Parenting: Are you a carpenter or a gardener?
Gopnik, a psychology and philosophy professor at Berkeley, wants parents to let their children grow freely without too much worry about how they’ll turn out.
“I think the science suggests that being a caregiver for human beings is … much more about providing a protected space in which unexpected things can happen,” she tells NPR’s Modern Brain series.
In The Guardian, Oliver Burkeman writes about the “diabolical genius of the baby advice industry,” with an emphasis on diabolical.
From five or six months old, I learned, we could choose to let our baby cry himself to sleep for a few nights, which the Baby Trainers felt was essential if he were ever to learn to “self-soothe”, but which the Natural Parents swore would cause lasting neurological damage. (Besides, they argued, if the baby did stop crying as a result of such sleep training, it would only be because hundreds of thousands of years of evolution had hardwired him to assume that if his parents weren’t responding, they must have been eaten by wild animals, and remaining silent was his only hope of survival.) Or we could respond within seconds to every cry, sharing our bed with our baby, resigning ourselves to years of multiple nighttime wakings for breastfeeding, all of which the Natural Parents felt was the least a loving mother ought to do, not to mention the instinctive thing all mothers had been hardwired to do – but which the Baby Trainers warned would lead to brain-dead parents unable to properly discharge their duties, plus a maladjusted child incapable of spending five minutes in a different room from them, and probably also divorce.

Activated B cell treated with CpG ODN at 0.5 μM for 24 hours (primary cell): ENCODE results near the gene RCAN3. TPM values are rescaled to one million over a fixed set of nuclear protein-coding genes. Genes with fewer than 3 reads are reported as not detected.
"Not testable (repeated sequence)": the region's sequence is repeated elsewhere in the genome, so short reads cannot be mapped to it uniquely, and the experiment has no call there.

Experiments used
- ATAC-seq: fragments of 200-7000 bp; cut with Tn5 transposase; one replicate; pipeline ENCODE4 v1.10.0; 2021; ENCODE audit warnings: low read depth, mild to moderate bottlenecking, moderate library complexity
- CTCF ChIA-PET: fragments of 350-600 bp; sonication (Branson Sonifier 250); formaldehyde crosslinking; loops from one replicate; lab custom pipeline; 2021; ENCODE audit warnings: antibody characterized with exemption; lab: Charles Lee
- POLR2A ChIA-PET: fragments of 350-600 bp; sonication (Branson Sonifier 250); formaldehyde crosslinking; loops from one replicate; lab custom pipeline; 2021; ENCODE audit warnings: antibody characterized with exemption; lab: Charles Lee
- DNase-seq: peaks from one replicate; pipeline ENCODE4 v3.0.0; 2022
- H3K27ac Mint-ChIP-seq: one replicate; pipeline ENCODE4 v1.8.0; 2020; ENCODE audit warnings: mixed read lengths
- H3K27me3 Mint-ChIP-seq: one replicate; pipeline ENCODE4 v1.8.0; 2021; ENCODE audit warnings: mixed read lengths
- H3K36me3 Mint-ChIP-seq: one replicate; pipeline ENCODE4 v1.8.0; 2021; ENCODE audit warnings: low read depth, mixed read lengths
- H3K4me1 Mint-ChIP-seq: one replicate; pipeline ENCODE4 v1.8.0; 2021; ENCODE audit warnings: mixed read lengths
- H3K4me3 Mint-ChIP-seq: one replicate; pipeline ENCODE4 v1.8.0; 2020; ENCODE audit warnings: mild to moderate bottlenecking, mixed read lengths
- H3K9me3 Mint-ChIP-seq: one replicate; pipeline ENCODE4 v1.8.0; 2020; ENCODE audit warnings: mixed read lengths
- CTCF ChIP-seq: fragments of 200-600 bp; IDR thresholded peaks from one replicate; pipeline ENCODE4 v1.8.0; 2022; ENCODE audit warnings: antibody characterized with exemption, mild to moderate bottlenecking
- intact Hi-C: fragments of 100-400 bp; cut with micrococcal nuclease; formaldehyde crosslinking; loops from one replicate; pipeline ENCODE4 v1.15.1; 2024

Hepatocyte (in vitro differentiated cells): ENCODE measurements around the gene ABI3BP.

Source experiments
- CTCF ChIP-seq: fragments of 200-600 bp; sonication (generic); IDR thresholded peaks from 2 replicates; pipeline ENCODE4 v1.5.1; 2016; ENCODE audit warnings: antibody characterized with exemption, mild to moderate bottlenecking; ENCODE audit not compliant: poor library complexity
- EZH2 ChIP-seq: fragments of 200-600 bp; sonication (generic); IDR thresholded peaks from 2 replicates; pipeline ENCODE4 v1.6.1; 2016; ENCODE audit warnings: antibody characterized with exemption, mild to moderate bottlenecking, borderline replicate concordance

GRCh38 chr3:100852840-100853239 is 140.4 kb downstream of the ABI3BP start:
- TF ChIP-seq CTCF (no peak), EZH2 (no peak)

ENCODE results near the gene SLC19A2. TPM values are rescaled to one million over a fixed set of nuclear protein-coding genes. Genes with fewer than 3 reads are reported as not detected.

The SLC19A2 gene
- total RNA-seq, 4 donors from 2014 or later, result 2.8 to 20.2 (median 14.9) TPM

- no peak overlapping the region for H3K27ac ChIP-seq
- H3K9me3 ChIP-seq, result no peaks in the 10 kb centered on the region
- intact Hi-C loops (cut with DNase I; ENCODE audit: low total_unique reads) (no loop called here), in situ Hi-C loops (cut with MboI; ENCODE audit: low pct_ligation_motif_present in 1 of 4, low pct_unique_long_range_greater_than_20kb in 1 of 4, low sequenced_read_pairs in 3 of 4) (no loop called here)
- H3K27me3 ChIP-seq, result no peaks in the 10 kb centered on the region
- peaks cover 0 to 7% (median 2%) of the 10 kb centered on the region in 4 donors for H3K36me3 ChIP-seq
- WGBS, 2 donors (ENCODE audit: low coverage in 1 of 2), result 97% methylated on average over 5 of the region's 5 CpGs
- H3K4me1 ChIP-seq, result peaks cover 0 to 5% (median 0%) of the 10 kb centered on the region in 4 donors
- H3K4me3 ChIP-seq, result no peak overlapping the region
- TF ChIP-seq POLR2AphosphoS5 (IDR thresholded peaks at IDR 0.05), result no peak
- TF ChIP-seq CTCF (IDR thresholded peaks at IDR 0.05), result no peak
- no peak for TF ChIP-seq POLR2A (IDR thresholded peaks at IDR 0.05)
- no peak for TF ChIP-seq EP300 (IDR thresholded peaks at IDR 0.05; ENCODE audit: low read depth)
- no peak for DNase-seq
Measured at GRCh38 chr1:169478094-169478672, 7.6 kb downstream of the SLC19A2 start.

While the Baby Trainers “seemed to suggest that my son was best thought of as an unusually impressive dog” capable of learning new tricks, writes Burkeman, the Natural Parents assumed he was “essentially an adult trapped in the body of a baby, so that letting him cry was equivalent to abandoning a distressed grown-up who’d lost the ability to speak.”
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